SMEs have the opportunity to make more rapid progress with the help of an Advisory Board. There are good reasons for the 5 million UK SME owners to bring together an Advisory Board. In a complex, challenging and increasingly global business environment, SMEs need to be able to access skills they don’t have. An Advisory Board provides this access for a relatively small investment, and the board members will be able to get to know the business well, and could become a regular and valuable source of information. Only a small percentage of UK SMEs have boards of directors, but, with or without one, an advisory board makes sense.
Value of an SME Advisory Board
An SME is faced with multiple challenges, so a small-business owner might well wonder why he or she should take the time to put together an advisory board.
According to the UK Institute of Directors, support and guidance from an advisory board could:
- Accelerate growth
- Improve financial performance
- Manage risk
- Enhance operational performance
As SMEs grow, they inevitably encounter challenges that were not addressed in the business plan. An Advisory Board can help an SME overcome these challenges, providing solutions that the SME would otherwise not have been able to access.
According to Aaron Rink, Director and Chief Executive of the small business CF Reese Plumbing:
“We needed growth, and the solution was to form an advisory board. Systems, processes and delegated authorities were put in place, and the business grew in a more structured way, with the staff going from two to 35 in a few short years.”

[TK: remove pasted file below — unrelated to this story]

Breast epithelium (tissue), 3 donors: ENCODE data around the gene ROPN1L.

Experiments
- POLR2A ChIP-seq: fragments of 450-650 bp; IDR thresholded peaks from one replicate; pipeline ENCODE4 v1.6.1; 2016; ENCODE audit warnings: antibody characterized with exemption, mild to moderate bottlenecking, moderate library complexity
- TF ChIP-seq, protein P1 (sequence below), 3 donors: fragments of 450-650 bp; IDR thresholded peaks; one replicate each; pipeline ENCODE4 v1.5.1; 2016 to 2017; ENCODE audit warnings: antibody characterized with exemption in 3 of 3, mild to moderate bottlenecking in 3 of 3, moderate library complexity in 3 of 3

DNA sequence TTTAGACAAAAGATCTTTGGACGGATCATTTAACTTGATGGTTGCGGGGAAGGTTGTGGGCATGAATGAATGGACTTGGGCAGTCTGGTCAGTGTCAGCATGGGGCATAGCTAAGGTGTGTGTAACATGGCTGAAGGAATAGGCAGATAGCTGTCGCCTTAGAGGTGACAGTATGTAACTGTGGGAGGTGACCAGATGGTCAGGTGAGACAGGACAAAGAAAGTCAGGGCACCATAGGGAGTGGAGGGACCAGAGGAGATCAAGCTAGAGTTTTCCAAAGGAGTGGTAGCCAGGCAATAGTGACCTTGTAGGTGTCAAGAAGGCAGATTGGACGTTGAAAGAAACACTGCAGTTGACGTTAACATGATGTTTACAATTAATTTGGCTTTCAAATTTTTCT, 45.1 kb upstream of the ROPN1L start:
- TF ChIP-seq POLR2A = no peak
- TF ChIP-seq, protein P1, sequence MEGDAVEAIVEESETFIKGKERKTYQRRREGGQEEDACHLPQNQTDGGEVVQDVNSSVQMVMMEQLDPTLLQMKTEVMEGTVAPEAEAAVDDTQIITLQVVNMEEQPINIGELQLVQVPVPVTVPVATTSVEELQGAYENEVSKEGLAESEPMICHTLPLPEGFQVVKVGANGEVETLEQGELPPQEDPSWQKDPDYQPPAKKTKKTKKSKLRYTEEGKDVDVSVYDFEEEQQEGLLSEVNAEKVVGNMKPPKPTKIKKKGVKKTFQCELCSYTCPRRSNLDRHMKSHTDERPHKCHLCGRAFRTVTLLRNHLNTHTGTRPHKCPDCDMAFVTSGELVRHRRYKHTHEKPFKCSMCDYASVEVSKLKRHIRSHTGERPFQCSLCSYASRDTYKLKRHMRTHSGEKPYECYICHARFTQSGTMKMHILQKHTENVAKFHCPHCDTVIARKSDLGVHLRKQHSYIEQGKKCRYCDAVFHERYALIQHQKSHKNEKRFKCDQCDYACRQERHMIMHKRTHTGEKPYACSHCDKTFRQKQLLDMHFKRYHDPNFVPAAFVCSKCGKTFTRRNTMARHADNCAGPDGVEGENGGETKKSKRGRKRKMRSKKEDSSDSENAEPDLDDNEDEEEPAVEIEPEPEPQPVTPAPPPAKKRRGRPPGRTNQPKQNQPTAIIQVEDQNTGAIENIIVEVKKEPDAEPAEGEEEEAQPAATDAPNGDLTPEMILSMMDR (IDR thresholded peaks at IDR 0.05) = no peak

For example, the SME may be trying to enter a new market. An Advisory Board member with the requisite experience could smooth the way in. If the company is trying to raise money, an Advisory Board member who has already obtained venture capital or who has crowdfunding experience could be invaluable.
Or perhaps the SME simply wants to improve the efficiency of its operations, or manage its staff better. Again, an expert on the Advisory Board could share experience and find new approaches to management.
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“Some companies may wish their advisory board to provide intelligence on the latest scientific or technological developments. Others will draw on their advisors for knowledge of international relations and government affairs, while some may seek insight on public relations and reputation management,” commented specialised consultancy Odgers Berndtson.
Advisory boards can be a useful way for the main board to challenge its own assumptions, particularly on technical matters.
As Bill Emmott, former editor of The Economist and a prominent advisory board member, points out: “They are there to give focus to or sometimes challenge research and intelligence work being done in the company, thus avoiding groupthink and giving direction on big picture issues.”
Working with an Advisory Board
Gathering an Advisory Board involves finding the expertise in your community that you need to access, and showing them how collaboration with the SME would be good for them and for the business. Usually, a small fee and expenses are offered to each Advisory Board member.
But how can the board members stay in touch with the business, as well as keep its critical documents and data safe from intrusion?